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Maryland's National Register Properties

Photo credit: PJB, 06/1995
Inventory No.: CE-16
Other Name(s): Greenfield Castle
Date Listed: 2/11/1972
Location: 6840 Augustine Herman Highway (MD 213) , Cecilton, Cecil County
Category: Building
Period/Date of Construction: 1770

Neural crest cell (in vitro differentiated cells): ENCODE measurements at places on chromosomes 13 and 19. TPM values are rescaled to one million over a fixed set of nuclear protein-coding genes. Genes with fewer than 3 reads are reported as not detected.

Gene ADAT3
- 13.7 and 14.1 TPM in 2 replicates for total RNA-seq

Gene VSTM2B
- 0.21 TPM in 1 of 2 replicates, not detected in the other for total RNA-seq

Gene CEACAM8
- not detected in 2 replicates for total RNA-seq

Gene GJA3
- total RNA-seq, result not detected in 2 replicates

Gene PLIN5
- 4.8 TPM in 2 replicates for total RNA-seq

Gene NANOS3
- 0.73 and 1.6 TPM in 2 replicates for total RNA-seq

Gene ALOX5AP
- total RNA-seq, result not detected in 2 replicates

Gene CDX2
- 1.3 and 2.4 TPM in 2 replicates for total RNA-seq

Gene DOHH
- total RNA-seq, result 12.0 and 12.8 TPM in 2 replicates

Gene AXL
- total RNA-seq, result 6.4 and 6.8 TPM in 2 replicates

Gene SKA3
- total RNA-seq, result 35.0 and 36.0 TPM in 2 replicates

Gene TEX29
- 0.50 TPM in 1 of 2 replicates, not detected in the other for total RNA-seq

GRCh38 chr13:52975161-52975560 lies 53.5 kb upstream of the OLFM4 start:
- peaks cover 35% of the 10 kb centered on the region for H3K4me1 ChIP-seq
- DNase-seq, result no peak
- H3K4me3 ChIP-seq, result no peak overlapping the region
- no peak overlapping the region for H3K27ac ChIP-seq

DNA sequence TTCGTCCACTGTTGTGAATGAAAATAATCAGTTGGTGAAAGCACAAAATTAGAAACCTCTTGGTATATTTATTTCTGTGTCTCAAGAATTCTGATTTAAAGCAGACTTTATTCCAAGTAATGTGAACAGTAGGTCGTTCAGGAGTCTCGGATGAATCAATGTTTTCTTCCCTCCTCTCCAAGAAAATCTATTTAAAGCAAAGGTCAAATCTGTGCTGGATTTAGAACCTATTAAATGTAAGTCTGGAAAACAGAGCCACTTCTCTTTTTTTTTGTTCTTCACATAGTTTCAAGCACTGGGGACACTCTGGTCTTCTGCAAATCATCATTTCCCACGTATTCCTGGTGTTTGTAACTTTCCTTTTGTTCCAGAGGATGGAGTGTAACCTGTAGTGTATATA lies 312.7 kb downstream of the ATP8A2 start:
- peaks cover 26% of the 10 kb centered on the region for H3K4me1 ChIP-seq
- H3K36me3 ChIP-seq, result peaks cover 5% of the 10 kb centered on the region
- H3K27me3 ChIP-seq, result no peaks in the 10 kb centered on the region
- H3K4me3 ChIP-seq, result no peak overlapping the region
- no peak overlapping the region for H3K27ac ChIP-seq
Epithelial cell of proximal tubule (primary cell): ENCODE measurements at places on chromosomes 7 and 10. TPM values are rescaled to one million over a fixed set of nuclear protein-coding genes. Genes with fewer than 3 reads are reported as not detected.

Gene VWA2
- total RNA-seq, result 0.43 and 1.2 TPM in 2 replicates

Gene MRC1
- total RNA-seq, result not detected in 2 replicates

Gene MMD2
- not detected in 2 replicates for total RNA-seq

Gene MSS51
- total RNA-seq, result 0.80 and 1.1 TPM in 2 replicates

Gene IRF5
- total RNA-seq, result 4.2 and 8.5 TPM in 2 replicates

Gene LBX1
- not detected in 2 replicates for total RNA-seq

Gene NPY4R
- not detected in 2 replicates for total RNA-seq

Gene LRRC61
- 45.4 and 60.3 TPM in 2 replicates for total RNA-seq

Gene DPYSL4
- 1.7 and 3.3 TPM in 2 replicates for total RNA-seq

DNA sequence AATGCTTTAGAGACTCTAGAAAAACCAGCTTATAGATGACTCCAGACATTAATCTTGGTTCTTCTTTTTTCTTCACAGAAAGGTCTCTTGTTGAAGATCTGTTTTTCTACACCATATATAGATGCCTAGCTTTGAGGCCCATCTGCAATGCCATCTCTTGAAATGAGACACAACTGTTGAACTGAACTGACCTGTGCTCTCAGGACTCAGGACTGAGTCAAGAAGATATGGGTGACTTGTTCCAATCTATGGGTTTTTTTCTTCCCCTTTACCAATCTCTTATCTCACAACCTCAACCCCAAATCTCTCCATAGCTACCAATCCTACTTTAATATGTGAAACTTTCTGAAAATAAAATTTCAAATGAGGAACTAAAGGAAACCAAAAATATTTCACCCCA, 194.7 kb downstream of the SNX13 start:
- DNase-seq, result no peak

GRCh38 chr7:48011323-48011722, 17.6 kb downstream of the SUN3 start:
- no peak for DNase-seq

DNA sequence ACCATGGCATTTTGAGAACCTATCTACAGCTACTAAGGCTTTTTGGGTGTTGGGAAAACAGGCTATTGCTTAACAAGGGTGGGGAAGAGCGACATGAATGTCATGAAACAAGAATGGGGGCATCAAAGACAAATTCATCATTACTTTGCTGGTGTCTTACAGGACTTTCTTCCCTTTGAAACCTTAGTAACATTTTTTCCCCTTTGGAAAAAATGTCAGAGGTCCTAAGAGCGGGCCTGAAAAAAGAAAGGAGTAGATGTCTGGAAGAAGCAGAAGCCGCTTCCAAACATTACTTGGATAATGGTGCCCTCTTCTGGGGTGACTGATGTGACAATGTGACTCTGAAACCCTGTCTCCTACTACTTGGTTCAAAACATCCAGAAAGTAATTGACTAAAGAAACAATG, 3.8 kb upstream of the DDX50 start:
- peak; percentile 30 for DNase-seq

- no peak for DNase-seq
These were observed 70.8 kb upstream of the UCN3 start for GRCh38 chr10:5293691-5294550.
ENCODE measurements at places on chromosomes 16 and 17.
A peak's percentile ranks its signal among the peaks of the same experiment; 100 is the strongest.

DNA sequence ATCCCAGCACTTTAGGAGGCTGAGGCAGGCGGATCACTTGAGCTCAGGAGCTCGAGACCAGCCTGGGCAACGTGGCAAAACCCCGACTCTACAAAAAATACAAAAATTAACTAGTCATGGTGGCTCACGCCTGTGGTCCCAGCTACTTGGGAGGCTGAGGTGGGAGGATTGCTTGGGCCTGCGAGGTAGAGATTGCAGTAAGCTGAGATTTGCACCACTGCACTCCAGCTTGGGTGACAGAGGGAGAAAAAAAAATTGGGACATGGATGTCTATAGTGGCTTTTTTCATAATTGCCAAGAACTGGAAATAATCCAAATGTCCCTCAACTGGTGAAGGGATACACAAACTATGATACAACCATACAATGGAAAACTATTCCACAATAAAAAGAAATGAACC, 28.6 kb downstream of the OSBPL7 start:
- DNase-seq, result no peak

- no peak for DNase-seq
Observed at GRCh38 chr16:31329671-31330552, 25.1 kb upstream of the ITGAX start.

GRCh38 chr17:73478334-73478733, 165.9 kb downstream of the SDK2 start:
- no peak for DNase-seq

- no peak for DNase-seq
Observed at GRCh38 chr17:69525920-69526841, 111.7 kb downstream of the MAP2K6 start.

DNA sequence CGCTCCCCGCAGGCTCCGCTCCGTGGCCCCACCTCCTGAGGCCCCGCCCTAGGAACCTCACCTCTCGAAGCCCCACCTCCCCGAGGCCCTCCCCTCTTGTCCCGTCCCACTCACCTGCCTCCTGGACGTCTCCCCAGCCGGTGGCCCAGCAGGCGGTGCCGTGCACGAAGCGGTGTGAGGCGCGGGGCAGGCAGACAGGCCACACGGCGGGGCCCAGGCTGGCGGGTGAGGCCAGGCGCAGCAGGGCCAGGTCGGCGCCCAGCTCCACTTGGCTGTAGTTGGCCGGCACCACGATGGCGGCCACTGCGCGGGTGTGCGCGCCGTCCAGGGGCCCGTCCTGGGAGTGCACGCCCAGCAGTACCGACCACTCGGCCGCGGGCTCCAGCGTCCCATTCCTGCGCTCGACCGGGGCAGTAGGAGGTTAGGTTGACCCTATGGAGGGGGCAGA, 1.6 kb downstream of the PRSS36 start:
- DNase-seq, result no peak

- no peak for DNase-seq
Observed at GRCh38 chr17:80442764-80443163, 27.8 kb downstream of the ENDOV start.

Description: Greenfields is a 2 1/2-story, Georgian style brick dwelling with a hip roof. It is five bays wide and two bays deep with a three-bay, one-story wing off of each side. The facade is laid in Flemish bond; common bond on the other sides. The central door of the front facade has engaged Doric columns and a fanlight in a one-bay pedimented pavilion. The flat-arch lintels over the windows of the facade have superimposed keystones. The lintels are painted white. The sash of the first floor are 12/12 and those of the second floor are 8/12. Interior shutters are fitted in the window jambs throughout the main block. There is a molded watertable and a double band molding of projecting parallel single courses of brick is on the facade only. The wooden cornice is composed of large modillions with guttae and rosettes carved within diamond panels. There is a bullseye window with four keystones within the pediment. The bay adjacent to the main block of each wing contains a double door with an elliptical fanlight and exterior trim. The doors on the east side of the house are trimmed with crosset moldings. The entrance hallway door is slightly off-center, as is the small stair-landing window above. There are three pedimented dormers on the east side of the hip roof. The interior is divided into a central stairhall with four rooms. The wings have one room and hallway in each; the floors are brick. The main section is decorated with period trim, architraves above the fireplaces in the two front rooms, and paneled chimney breasts in the back rooms. On the property there are two small three-bay, one-story brick outbuildings, each with a hip roof, and a brick "necessary house." Significance: Greenfields' association with Governor Thomas Ward Veazey (Governor from 1836 to 1839) and John Ward, Colonel of the Provincial Militia of Cecil County (1756) are historical evidence of the political and economic affluence possible in county rural areas. The house is also historically significant for its architecture.


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